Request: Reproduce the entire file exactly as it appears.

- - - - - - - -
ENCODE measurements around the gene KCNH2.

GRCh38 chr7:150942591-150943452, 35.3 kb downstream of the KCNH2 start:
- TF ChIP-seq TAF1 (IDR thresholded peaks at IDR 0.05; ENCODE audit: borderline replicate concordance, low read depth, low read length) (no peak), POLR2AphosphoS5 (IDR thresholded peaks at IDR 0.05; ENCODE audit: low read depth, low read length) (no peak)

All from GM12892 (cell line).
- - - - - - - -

ENCODE measurements around the gene KCNH2.

GRCh38 chr7:150942591-150943452, 35.3 kb downstream of the KCNH2 start:
- TF ChIP-seq TAF1 (IDR thresholded peaks at IDR 0.05; ENCODE audit: borderline replicate concordance, low read depth, low read length) (no peak), POLR2AphosphoS5 (IDR thresholded peaks at IDR 0.05; ENCODE audit: low read depth, low read length) (no peak)

All from GM12892 (cell line).